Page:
Empire vs. Union (of St. Louis). - A very exciting contest between these clubs took place June 18; and we regret to state that the match was marked by conduct anything but creditable to the followers of the Empire Club. The games with the Athletics on the 12th and 13th of June were looked upon as testing the comparative strength of the two home-organizations and the result of those games led the partisans of both clubs to expect a close contest...-New York Sunday Mercury, June 28, 1868
The trouble occurred on the occasion of the effort of Kennedy to play foul. Murray popped up a ball, which Duncan settled himself to take; but just as the ball touched his hands, Kennedy, who had stolen his second, concluding to risk his third, ran with his full force into Duncan, causing him to drop the ball. The umpire promptly decided "out"; but the partisans of the Empires, who had staked large sums on the result, raised a yell of disapproval, shouting "Not out; reverse that decision", and began to crowd inside the ropes, with threatening looks and other spiteful demonstrations. For a few minutes great disorder prevailed; and it was with no little difficulty that the police succeeded in clearing the playground of the rabble. The umpire being then appealed to by the Empire captain, promptly answered, "Out, for intentionally obstructing the fielder in catching the ball", when another hubbub arose. Shockey, of the Empires, tossed his cap upon the ground, shouting that he would not play the game out, which (to say the least) unseemly demonstration was loudly cheered by the enraged crowd. Mr. Jerry Fruin, however, advanced into the field, and with a few remarks appeased the tumult; and Mr. Worth, Captain of the Empires, promptly ordered his men to take their positions in the field.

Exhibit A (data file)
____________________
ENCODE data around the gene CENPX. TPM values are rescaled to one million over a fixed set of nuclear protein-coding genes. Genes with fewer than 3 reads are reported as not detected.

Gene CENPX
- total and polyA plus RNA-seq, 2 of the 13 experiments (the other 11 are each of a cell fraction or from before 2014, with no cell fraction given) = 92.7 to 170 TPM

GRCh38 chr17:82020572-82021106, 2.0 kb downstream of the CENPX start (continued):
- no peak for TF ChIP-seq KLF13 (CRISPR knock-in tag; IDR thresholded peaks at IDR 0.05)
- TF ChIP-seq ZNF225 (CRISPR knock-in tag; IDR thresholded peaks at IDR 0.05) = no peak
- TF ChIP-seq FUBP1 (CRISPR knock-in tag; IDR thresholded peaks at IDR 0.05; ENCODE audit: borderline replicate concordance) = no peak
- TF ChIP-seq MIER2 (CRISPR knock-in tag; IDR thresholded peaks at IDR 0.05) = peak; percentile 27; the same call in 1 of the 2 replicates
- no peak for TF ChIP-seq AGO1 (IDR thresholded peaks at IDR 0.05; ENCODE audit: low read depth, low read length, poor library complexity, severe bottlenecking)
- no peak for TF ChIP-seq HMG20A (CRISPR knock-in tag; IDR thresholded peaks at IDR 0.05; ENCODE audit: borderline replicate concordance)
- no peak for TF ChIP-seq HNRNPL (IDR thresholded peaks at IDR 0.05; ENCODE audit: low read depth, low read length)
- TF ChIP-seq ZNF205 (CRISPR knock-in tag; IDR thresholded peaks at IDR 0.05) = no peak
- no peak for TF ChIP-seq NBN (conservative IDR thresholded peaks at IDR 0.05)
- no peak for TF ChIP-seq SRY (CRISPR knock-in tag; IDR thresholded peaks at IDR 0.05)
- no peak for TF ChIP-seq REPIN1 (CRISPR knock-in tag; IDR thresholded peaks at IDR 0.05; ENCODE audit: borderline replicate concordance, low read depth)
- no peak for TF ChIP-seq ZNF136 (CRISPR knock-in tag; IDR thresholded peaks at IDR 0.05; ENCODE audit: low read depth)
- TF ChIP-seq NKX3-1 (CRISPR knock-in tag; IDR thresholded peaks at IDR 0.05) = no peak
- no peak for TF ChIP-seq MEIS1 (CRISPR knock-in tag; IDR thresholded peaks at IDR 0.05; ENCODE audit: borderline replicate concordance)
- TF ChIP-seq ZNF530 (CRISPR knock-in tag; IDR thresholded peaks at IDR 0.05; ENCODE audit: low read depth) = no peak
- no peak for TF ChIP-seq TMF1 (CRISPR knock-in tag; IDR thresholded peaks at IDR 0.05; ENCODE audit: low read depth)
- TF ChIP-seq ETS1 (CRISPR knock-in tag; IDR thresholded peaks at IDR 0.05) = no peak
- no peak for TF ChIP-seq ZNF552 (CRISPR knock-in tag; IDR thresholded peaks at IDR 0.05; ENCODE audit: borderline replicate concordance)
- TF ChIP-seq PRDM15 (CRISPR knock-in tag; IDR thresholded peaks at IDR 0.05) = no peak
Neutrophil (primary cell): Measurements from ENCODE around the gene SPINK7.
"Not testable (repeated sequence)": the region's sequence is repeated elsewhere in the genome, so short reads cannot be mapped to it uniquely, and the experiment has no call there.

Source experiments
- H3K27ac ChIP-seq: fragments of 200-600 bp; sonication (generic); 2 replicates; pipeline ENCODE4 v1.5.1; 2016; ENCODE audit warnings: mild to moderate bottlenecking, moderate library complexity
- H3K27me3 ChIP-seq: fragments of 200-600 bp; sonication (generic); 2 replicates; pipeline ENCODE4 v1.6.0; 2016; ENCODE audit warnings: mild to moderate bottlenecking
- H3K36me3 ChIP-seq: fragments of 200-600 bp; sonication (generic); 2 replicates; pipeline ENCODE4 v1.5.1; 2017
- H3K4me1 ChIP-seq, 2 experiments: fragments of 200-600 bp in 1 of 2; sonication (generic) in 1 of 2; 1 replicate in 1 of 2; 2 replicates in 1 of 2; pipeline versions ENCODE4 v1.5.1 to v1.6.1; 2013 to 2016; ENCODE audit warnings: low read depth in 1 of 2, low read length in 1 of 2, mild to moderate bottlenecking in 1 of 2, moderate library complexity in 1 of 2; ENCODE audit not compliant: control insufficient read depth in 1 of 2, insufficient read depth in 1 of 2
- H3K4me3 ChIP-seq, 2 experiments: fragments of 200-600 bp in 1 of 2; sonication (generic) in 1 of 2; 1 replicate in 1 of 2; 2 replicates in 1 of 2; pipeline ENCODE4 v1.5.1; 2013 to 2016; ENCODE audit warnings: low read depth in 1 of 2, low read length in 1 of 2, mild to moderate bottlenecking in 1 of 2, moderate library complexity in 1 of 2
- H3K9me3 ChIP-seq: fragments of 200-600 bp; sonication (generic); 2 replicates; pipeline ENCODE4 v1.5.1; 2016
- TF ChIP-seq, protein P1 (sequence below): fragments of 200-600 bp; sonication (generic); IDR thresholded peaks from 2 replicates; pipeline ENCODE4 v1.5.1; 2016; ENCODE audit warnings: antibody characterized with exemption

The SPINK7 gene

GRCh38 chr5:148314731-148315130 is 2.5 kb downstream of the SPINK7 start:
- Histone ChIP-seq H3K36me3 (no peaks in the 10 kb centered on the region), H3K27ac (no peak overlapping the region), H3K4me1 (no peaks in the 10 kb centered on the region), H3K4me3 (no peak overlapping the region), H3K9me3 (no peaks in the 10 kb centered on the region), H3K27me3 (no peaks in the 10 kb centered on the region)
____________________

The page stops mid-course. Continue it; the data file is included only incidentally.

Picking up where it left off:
We are glad to see one umpire manly enough to punish this mean style of play, which is only worthy of the lowest riffraff of the city.
E.H. Tobias wrote about this game in his series on the history of St. Louis baseball: "On June 18 the Union and Empire Clubs met in the first game of the season's contest for supremacy, the latter being the challenging club with the hope of regaining the championship. Nearly 2,500 people witnessed the game, the interest in it being sustained by a close score throughout. The issue of this game caused the Empire Club to appeal it to the State Association on the ground that the umpire in the eighth inning after having declared one of the Empire players "not out" reversed himself at the suggestion of the Union captain and decided him out and for a second reason cited fact that the umpire failed to sign the score. This appeal was heard by the Judiciary Committee on the 9th of July and after hearing evidence took the case under advisement. This committee was composed of E.S McKeon, of the Athletic Club, G.H. Denny, of Dirige, Jno. Halpin, Baltic, and C.P. Stener, Resolute. Their decision, when given late in the season, sustained the action of the Empire Club and declared this game invalid, necessitating the game which was played Oct. 14 and which was won by the Union Club."
Two things should be pointed out. First, these two clubs, by 1868, didn't like each other much. The Unions had defeated the Empires for the championship in 1867, dethroning the Empires after a seven year run as the best club in St. Louis and Missouri. Also, there was the whole silk stockings/blue collar thing going on, with the working class Empires not having much respect for the more well-to-do members of the Unions. These two clubs fought each other for the championship over the entire second half of the 1860s and it was a rather heated rivalry.
The other interesting thing here is the role Jeremiah Fruin played in calming the situation. Fruin, of course, had been the long-time captain and second baseman of the Empires and had recently retired from the game. However, this incident shows the respect in which he was held by the Empire Club and the St. Louis baseball fraternity in general. This is the second game that I know of where Fruin, through strength of personality and leadership, calmed an unsettled situation and stopped things from getting completely out of hand.
Lastly, I have to thank Richard Hershberger for sending this game account to me. Richard always finds the best stuff.